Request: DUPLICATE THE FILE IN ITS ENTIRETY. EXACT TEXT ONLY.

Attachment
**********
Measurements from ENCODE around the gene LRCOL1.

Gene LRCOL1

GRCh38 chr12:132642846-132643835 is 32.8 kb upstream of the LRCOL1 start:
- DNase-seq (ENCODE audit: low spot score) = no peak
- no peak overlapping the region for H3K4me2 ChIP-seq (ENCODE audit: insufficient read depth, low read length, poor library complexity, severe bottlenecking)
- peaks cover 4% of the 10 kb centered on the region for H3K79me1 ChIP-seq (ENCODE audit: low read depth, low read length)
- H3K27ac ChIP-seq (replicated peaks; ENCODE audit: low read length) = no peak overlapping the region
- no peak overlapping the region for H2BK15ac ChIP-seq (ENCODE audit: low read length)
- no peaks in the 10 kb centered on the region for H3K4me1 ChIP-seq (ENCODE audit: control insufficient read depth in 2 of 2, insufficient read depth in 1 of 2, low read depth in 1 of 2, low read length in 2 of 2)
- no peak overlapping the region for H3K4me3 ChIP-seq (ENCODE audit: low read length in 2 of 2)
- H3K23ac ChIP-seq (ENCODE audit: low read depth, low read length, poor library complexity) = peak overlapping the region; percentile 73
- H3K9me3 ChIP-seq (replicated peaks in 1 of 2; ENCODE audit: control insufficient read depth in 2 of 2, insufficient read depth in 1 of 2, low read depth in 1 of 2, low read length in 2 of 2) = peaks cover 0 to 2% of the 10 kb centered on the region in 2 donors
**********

Measurements from ENCODE around the gene LRCOL1.

Gene LRCOL1

GRCh38 chr12:132642846-132643835 is 32.8 kb upstream of the LRCOL1 start:
- DNase-seq (ENCODE audit: low spot score) = no peak
- no peak overlapping the region for H3K4me2 ChIP-seq (ENCODE audit: insufficient read depth, low read length, poor library complexity, severe bottlenecking)
- peaks cover 4% of the 10 kb centered on the region for H3K79me1 ChIP-seq (ENCODE audit: low read depth, low read length)
- H3K27ac ChIP-seq (replicated peaks; ENCODE audit: low read length) = no peak overlapping the region
- no peak overlapping the region for H2BK15ac ChIP-seq (ENCODE audit: low read length)
- no peaks in the 10 kb centered on the region for H3K4me1 ChIP-seq (ENCODE audit: control insufficient read depth in 2 of 2, insufficient read depth in 1 of 2, low read depth in 1 of 2, low read length in 2 of 2)
- no peak overlapping the region for H3K4me3 ChIP-seq (ENCODE audit: low read length in 2 of 2)
- H3K23ac ChIP-seq (ENCODE audit: low read depth, low read length, poor library complexity) = peak overlapping the region; percentile 73
- H3K9me3 ChIP-seq (replicated peaks in 1 of 2; ENCODE audit: control insufficient read depth in 2 of 2, insufficient read depth in 1 of 2, low read depth in 1 of 2, low read length in 2 of 2) = peaks cover 0 to 2% of the 10 kb centered on the region in 2 donors